Former rivals, Ypsilanti students promote positive culture in newly merged district
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“Grizz-lies grizz-lies grizz-lies ”
It may be an unfamiliar chant for those in the Ypsilanti area now—but a group of dedicated students have been working to make the Grizzly mascot the symbol of a new identity for Ypsilanti Community Schools.
The product of Willow Run and Ypsilanti school districts, YCS will merge the former rivals together on the first day of class Sept. 3.
Several programs collaborated with YCS for a two-day student summit Thursday and Friday at the Neutral Zone in Ann Arbor, where teens from both former districts engaged in activities to help create a new identity for YCS.
Students wrote and recorded a rap theme song, crafted swag buttons, painted murals, recorded videos and shot portraits to use within YCS. With less than two weeks to go until the first day of school, positive energy abounded from the 20 students that attended the workshop.
Watch students record the end of the theme song:
Moving away from the former district’s old reputations and sometimes negative perceptions has been very important to the students involved in the program, said John Weiss, executive director of the Neutral Zone in Ann Arbor.
“These students that want to lead the culture change are not your traditional leaders,” Weiss said.
As an Ypsilanti resident, Weiss said he helped with the planning of the new district. The adults in the district are all hopeful and positive that YCS’ creation will mean great things for the quality of education that students receive.
Weiss said he’s worked to convey to students that it’s up to them to make the change they want to see in the new school year. The projects students have engaged in will set the culture in their own words, Weiss said.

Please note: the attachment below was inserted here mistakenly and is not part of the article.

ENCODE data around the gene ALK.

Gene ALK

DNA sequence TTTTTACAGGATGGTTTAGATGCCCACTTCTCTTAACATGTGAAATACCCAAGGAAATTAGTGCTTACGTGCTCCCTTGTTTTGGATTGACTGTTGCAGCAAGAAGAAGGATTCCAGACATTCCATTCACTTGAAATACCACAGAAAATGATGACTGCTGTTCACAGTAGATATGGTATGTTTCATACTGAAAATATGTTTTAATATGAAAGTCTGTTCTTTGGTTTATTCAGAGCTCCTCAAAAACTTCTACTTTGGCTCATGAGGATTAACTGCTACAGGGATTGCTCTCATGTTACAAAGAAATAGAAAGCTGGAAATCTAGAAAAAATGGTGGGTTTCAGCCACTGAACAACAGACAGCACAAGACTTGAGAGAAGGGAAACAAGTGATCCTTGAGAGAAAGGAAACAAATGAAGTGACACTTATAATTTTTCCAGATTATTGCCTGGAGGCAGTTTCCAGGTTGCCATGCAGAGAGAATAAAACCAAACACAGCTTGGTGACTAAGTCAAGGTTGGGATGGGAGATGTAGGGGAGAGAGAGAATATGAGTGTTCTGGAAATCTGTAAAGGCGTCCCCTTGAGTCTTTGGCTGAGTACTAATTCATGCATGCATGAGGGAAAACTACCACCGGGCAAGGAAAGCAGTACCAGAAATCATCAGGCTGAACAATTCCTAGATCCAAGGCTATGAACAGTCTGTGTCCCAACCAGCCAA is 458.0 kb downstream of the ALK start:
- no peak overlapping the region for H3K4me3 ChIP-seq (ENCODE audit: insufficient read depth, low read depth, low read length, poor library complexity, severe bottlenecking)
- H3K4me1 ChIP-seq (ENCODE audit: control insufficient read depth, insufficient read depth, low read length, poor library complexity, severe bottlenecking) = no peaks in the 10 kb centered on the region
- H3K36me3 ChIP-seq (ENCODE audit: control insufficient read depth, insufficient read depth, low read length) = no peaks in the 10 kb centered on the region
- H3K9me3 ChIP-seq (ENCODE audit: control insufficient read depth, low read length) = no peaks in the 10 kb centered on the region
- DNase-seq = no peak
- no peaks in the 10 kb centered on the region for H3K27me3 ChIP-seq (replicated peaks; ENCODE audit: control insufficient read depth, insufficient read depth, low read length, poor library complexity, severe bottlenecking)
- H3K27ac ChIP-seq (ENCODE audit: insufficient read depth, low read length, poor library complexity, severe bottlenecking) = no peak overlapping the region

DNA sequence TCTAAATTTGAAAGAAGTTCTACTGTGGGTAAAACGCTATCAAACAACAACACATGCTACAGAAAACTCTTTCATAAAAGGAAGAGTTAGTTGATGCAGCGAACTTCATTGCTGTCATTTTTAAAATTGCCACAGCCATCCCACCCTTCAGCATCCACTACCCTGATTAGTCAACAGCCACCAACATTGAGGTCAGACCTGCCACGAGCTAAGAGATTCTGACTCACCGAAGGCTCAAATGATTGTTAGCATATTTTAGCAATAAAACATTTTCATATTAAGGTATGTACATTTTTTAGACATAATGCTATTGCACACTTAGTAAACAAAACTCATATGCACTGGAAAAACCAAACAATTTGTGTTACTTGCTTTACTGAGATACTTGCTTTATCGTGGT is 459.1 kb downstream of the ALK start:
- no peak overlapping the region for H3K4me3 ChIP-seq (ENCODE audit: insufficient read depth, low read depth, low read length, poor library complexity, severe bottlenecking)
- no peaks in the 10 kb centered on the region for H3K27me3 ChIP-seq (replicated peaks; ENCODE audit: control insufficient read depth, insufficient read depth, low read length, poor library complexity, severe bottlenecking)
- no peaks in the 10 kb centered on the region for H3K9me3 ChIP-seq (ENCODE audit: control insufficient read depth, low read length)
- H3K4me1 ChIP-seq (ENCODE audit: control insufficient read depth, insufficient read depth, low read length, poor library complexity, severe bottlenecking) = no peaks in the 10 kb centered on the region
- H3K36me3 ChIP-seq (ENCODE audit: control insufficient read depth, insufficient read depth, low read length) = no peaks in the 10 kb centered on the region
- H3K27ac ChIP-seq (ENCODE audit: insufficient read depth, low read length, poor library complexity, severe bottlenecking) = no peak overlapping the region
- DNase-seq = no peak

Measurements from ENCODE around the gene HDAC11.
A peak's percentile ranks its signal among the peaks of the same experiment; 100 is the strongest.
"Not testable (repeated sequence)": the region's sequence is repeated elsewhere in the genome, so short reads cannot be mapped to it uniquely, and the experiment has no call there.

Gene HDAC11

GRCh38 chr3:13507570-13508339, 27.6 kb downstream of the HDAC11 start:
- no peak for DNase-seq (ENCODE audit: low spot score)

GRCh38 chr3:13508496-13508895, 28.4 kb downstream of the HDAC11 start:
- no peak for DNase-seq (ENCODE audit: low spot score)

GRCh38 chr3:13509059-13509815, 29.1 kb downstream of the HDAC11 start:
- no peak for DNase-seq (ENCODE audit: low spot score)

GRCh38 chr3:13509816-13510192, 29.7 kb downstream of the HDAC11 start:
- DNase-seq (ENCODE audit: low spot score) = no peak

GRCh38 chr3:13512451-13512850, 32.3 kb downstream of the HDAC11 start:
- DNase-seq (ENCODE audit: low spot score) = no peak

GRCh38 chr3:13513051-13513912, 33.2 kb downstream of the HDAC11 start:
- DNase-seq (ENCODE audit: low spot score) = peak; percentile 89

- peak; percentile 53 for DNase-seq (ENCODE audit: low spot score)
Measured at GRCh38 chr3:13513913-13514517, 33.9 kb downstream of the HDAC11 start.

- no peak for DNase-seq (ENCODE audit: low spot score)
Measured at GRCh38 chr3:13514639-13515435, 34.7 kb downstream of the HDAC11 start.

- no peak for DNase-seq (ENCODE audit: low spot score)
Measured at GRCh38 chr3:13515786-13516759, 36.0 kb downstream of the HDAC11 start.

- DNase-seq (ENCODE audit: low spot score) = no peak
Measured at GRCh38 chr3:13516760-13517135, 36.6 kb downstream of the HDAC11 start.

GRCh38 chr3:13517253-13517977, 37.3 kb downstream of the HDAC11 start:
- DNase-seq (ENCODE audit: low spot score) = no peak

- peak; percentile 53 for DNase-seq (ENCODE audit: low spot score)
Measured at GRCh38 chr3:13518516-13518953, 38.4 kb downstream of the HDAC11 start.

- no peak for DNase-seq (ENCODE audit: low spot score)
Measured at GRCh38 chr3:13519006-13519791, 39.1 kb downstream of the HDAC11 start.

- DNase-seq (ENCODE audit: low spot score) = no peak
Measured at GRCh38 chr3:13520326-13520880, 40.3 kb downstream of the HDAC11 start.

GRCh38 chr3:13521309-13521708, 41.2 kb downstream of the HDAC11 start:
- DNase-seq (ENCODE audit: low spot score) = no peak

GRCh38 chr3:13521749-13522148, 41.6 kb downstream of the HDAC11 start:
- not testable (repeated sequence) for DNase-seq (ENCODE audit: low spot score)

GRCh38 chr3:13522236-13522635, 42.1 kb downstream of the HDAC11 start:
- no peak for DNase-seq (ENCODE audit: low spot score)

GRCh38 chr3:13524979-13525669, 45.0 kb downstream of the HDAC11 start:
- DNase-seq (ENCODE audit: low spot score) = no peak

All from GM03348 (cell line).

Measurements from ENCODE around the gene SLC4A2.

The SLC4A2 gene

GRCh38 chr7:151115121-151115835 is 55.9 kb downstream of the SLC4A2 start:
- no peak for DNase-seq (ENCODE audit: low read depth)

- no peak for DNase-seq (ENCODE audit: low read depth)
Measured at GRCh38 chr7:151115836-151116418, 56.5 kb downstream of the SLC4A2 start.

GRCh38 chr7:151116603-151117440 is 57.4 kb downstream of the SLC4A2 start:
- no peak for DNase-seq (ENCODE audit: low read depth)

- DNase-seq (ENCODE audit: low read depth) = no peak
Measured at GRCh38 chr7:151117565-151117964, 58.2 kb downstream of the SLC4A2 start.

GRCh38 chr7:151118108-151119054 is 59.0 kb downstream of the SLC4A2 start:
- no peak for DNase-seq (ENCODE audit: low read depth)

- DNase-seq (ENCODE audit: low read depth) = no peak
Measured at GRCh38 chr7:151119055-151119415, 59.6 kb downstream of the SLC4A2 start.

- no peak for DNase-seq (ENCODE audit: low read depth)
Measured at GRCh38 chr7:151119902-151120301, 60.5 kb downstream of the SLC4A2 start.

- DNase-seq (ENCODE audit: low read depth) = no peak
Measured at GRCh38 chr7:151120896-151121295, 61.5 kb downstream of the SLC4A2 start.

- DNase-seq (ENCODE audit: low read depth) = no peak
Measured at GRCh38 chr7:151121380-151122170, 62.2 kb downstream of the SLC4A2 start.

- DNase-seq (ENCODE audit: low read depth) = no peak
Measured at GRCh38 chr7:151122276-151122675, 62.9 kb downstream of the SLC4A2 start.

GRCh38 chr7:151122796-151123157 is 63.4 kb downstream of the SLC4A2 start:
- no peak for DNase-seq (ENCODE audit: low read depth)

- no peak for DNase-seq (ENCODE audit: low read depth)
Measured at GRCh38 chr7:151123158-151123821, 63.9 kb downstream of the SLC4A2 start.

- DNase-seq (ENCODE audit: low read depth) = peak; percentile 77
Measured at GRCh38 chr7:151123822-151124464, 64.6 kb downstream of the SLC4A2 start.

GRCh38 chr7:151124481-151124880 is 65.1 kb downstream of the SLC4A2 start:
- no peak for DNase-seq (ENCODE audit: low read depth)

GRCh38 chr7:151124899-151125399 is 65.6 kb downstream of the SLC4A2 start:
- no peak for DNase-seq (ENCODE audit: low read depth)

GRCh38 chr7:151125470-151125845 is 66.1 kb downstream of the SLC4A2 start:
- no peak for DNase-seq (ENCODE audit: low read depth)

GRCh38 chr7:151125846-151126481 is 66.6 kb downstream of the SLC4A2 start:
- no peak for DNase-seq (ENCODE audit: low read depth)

Geairis Vinston, 16, attended Ypsilanti New Tech High School last year. When he and his friends learned of the consolidation last spring, he said there was some initial negativity in conversations about the next school year.
Historically, there has been sports-motivated rivalry and name calling from all sides, Geairis said.
“We just didn’t like each other at all,” Geairis said.
Geairis said he’s excited for the first day of school and to bring a positive attitude to the hallways. Most of his friends are excited about the change now, he said.
Making new friends with other students before school started through the Neutral Zone program was “crucial,” Geairis said, “so that when you get there you won’t have to rely on old friends.”
Latearia Johnson, 15, was a sophomore at Willow Run High School last year. This year, she’ll be entering Ypsilanti Community High School as a junior.
At first, Latearia said she thought the beginning of a new school year in a consolidated district would be “chaos.”
People thought there might be fights because of the former rivalries, she said—but now that’s changed for Latearia. After meeting some new people at the Neutral Zone, Latearia said she’s ready for anything.
Latearia was a part of the group that put together a theme rap song for YCS, which includes positive motivational messages that Latearia said she hopes students keep in mind this year.
Bright Futures, the Safe & Supportive Schools program collaborated with the Neutral Zone to host the two-day student engagement summit. The program follows months of previous sessions that many of the students had been involved in.
Several students in Willow Run schools had been working with the Neutral Zone and the Safe & Supportive Schools program to improve the climate in the school last year. When the formal announcement came of the district’s consolidation, the students wanted to pursue programs to ease the unification process, Weiss said.
Students from both Willow Run and Ypsilanti high schools swapped schools for a day, and have been working with the Bright Futures after school program at Eastern Michigan University as well.